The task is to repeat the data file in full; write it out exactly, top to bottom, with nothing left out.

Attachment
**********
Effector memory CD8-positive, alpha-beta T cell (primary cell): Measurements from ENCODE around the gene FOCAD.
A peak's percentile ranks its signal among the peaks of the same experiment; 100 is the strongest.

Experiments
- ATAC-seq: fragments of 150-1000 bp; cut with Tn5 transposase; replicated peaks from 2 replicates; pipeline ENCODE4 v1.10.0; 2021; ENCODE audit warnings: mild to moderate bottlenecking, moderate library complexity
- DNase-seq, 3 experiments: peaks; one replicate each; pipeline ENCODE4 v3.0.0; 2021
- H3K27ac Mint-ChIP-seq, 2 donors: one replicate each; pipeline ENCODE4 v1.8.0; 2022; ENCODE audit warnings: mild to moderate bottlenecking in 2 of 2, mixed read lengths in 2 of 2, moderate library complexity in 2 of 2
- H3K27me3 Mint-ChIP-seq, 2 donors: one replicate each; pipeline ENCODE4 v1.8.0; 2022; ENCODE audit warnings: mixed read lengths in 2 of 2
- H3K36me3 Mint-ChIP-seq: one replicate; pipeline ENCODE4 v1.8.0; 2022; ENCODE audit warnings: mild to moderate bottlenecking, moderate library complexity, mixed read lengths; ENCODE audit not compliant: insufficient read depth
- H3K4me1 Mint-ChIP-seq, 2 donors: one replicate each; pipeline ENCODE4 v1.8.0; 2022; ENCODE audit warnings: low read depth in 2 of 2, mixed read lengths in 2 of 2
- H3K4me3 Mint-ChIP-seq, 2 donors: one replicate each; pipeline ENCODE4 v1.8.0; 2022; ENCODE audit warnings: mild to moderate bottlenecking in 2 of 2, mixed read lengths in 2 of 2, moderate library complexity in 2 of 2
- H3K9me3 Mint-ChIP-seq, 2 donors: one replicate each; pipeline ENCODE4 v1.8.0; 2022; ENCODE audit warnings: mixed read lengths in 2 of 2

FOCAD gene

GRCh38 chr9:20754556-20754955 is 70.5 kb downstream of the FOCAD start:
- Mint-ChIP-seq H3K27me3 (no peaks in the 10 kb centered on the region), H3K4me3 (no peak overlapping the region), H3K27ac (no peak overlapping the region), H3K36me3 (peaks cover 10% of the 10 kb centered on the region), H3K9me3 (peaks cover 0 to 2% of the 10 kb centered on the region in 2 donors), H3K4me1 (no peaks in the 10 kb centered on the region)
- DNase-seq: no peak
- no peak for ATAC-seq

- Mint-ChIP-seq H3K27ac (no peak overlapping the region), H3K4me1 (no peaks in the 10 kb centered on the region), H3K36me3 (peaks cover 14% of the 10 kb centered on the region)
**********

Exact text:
Effector memory CD8-positive, alpha-beta T cell (primary cell): Measurements from ENCODE around the gene FOCAD.
A peak's percentile ranks its signal among the peaks of the same experiment; 100 is the strongest.

Experiments
- ATAC-seq: fragments of 150-1000 bp; cut with Tn5 transposase; replicated peaks from 2 replicates; pipeline ENCODE4 v1.10.0; 2021; ENCODE audit warnings: mild to moderate bottlenecking, moderate library complexity
- DNase-seq, 3 experiments: peaks; one replicate each; pipeline ENCODE4 v3.0.0; 2021
- H3K27ac Mint-ChIP-seq, 2 donors: one replicate each; pipeline ENCODE4 v1.8.0; 2022; ENCODE audit warnings: mild to moderate bottlenecking in 2 of 2, mixed read lengths in 2 of 2, moderate library complexity in 2 of 2
- H3K27me3 Mint-ChIP-seq, 2 donors: one replicate each; pipeline ENCODE4 v1.8.0; 2022; ENCODE audit warnings: mixed read lengths in 2 of 2
- H3K36me3 Mint-ChIP-seq: one replicate; pipeline ENCODE4 v1.8.0; 2022; ENCODE audit warnings: mild to moderate bottlenecking, moderate library complexity, mixed read lengths; ENCODE audit not compliant: insufficient read depth
- H3K4me1 Mint-ChIP-seq, 2 donors: one replicate each; pipeline ENCODE4 v1.8.0; 2022; ENCODE audit warnings: low read depth in 2 of 2, mixed read lengths in 2 of 2
- H3K4me3 Mint-ChIP-seq, 2 donors: one replicate each; pipeline ENCODE4 v1.8.0; 2022; ENCODE audit warnings: mild to moderate bottlenecking in 2 of 2, mixed read lengths in 2 of 2, moderate library complexity in 2 of 2
- H3K9me3 Mint-ChIP-seq, 2 donors: one replicate each; pipeline ENCODE4 v1.8.0; 2022; ENCODE audit warnings: mixed read lengths in 2 of 2

FOCAD gene

GRCh38 chr9:20754556-20754955 is 70.5 kb downstream of the FOCAD start:
- Mint-ChIP-seq H3K27me3 (no peaks in the 10 kb centered on the region), H3K4me3 (no peak overlapping the region), H3K27ac (no peak overlapping the region), H3K36me3 (peaks cover 10% of the 10 kb centered on the region), H3K9me3 (peaks cover 0 to 2% of the 10 kb centered on the region in 2 donors), H3K4me1 (no peaks in the 10 kb centered on the region)
- DNase-seq: no peak
- no peak for ATAC-seq

- Mint-ChIP-seq H3K27ac (no peak overlapping the region), H3K4me1 (no peaks in the 10 kb centered on the region), H3K36me3 (peaks cover 14% of the 10 kb centered on the region)